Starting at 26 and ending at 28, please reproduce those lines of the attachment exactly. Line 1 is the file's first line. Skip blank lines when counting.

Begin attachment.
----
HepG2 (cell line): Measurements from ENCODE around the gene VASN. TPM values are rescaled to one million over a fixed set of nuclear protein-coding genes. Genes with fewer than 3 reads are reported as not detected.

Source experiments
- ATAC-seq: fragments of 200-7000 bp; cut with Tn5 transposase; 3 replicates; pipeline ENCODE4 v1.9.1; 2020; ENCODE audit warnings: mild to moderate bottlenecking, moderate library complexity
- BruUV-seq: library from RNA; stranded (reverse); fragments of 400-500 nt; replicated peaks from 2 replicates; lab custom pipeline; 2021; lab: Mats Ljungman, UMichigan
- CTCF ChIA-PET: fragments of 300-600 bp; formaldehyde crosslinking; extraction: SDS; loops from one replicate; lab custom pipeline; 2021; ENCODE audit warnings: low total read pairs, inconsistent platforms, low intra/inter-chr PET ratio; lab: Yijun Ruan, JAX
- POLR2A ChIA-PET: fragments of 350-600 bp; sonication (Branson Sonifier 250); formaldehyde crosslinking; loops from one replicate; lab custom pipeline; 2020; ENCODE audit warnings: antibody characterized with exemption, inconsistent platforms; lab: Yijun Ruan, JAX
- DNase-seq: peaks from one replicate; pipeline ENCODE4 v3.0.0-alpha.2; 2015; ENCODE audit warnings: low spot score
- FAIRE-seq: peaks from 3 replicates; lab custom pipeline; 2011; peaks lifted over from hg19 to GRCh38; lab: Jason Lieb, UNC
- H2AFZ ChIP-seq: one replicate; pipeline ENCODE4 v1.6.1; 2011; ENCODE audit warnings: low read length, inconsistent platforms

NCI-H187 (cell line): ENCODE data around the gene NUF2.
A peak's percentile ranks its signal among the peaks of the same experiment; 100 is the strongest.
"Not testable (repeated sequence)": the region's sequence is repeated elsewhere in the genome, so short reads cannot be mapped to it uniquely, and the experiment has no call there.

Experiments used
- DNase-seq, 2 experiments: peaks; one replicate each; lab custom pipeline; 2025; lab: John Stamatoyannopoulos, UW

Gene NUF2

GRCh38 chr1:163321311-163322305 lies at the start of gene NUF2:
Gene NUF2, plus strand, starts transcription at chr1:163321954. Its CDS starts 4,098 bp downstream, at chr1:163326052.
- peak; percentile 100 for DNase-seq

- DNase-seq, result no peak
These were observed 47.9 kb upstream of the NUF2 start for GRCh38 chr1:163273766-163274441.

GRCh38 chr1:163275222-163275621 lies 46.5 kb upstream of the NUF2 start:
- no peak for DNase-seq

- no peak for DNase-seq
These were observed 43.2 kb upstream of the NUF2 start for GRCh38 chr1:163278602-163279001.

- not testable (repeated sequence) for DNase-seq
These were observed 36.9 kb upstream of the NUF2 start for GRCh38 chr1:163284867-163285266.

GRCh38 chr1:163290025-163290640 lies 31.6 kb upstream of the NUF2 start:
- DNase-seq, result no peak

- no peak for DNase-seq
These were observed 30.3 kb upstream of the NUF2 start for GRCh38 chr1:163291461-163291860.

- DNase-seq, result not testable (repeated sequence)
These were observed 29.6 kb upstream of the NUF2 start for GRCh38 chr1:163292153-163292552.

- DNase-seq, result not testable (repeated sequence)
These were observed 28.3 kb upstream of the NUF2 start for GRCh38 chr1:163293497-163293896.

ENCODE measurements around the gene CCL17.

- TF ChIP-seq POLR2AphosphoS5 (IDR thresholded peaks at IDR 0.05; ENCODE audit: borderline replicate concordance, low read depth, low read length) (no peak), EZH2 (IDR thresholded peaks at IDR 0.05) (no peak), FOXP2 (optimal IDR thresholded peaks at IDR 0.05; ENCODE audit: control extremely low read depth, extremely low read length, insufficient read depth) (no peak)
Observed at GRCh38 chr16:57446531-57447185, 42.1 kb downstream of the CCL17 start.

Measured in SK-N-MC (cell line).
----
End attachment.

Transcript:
These were observed 36.9 kb upstream of the NUF2 start for GRCh38 chr1:163284867-163285266.

GRCh38 chr1:163290025-163290640 lies 31.6 kb upstream of the NUF2 start:
- DNase-seq, result no peak